Posted tagged ‘credit default swaps’

Getting It Wrong And Ready To Do It Again

July 30, 2014

Presidents are prisoners of the times. Events happen, often following a period of neglect and sometimes following stimulation. Today, our country is neglecting its infrastructure while many Congressional voices try to “stimulate” growth through lower taxes. Hmmm.

I wonder how that will work out?

George W Bush’s presidency offers several cases in point. Inheriting a budget surplus, the Bush Administration, at the first signs of a slowing economy, championed an across the board income tax reduction.

Whether the tax reduction did anything but make the rich richer is hard to say. The economy, in any case, rebounded and bloomed through the rest of the Bush years, that is until it imploded.

Credit default swaps and collateralized debt obligations certainly were not Bush Administration recommendations.  They were instead manifestation of Wall Street greed without regard for the country or their customers.  These financial instruments were like viruses and their unregulated use grew out of control practically taking the world’s entire banking system down.

Once the patient (our economy) was on its back, it became apparent how unprepared the “small” government was. Liquidity became the issue. Banks no longer trusted each other and lending dried up.

Corporations were faced with bleak prospects and watched their stock prices plummet. As a consequent, corporations slashed budgets and associated headcount. Unemployment jumped.

As the dust settled, one could see the economy was working, albeit much less robustly and with far more unemployed. The lesson there for anyone to see was that productivity could be increased simply by removing unneeded overhead. Corporations were operating more efficiently.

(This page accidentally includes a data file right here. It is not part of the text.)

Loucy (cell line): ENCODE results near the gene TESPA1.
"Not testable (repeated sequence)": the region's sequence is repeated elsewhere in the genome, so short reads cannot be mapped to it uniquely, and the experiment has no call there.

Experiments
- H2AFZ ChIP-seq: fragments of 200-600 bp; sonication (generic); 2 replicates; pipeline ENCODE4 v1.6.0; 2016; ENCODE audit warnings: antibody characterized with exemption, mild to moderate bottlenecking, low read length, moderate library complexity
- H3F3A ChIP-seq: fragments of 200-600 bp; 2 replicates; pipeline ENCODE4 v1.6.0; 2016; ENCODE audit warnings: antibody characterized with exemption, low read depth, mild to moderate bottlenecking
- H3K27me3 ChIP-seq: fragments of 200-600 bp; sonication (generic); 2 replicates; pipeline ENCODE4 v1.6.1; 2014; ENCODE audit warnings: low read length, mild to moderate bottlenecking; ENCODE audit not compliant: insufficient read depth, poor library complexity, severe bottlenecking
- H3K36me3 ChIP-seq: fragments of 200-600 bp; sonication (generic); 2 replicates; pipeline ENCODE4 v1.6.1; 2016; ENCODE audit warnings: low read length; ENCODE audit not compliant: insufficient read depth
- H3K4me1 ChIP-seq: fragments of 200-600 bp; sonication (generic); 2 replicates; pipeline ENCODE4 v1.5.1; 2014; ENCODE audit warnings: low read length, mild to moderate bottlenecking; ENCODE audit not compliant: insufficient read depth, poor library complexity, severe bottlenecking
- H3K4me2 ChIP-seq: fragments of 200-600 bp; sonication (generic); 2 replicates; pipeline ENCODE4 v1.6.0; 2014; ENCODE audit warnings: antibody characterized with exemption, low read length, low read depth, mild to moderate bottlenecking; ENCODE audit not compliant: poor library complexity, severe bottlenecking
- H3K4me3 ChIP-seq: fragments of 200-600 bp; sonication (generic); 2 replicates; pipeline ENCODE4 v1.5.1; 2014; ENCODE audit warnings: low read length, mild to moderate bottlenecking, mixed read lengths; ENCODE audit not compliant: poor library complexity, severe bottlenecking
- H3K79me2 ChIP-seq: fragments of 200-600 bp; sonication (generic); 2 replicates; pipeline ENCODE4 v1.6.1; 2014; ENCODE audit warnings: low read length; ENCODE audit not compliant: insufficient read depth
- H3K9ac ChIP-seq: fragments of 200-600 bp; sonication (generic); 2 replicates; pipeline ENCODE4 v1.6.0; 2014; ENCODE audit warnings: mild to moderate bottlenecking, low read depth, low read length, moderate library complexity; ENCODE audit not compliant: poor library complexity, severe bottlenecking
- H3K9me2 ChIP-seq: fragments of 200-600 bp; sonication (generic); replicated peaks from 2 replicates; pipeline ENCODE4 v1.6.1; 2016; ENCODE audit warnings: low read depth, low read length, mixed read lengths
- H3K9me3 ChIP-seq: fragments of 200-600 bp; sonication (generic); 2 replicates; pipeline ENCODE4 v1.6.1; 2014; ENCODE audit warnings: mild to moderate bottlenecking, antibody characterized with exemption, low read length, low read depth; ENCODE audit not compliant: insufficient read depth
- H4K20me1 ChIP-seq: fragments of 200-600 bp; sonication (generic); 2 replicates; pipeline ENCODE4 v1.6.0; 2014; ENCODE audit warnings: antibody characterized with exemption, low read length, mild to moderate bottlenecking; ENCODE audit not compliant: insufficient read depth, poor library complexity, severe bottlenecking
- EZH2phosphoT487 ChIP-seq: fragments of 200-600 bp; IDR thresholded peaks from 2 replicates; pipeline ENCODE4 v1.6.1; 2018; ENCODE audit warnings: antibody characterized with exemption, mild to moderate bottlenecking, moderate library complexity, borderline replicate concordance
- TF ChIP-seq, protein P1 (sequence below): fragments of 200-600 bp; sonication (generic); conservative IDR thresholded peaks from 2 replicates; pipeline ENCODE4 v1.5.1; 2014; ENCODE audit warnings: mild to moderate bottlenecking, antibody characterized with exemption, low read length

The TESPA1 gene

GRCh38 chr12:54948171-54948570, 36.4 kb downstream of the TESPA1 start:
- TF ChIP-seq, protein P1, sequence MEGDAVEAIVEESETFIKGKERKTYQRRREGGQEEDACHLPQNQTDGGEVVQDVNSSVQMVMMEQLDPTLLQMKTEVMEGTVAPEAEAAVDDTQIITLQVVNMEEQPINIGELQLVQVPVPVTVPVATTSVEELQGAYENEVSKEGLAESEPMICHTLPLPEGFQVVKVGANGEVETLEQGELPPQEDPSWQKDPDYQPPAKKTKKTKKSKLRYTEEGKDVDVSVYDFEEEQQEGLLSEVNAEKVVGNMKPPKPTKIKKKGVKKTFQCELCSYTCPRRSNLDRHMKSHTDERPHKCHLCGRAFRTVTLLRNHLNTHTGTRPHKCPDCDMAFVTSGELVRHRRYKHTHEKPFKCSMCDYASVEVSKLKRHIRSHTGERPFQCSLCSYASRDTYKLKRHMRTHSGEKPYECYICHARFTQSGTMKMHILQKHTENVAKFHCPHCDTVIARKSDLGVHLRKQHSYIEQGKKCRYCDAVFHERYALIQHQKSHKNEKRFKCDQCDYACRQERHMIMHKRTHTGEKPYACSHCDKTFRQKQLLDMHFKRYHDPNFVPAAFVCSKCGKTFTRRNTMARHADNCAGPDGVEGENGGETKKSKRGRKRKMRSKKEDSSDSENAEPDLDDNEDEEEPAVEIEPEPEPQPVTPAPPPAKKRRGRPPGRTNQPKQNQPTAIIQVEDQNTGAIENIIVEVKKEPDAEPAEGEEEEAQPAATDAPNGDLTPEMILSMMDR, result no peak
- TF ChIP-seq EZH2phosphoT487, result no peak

Immediately the talking heads turned to how to reduce unemployment. A worthy task, but the how to accomplish it meant everything. Stimulus.

The economy needed to be stimulated with more liquidity.   The only source capable enough and willing to help was the Federal government. After authorizing about $800 billion (reflecting  each Congress members’ favorite pork barrel project), it was time to move on.

Progressives argued the stimulus needed to be increased and conservatives argued it was already wasteful and too large. Hmmm.

About this time, the unfortunate legacy of the Bush tax cuts was catching up with the front page. Debt and unbalanced budgets became the political pros mantra. And single focus issues are political red meat.

Slash federal and state employment and while at it, cut benefits and pensions too, were many politicians favored recommendation.  Many States and even federal agencies followed this path.

Unemployment swelled with public sector workers joining the private sector, recession idled, unemployed.

The unemployment level topped out about ten months after President Obama took office. Standing at 10.1% unemployed, the nation took a deep breath. What more needed to be done?

The stand off between progressives and conservatives may have strangely been a good dysfunction. No more damage could be unintentionally done. It was now up to Adam Smith’s silent hand to reallocate resources to their most productive places.

Five years later there are abundant signs that the economy is strong and resting upon fundamentally firm underpinnings. No particular place in our economy is red hot. Housing is ok but not great. Manufacturing is growing but not that fast. Banks are profitable but not apparently risking their financial health on murky trades. And, the service industry is perking along meeting the needs of the rest of the economy. (It is true also that income inequality rivals the gilded age but that was true before the 2008/9 recession.)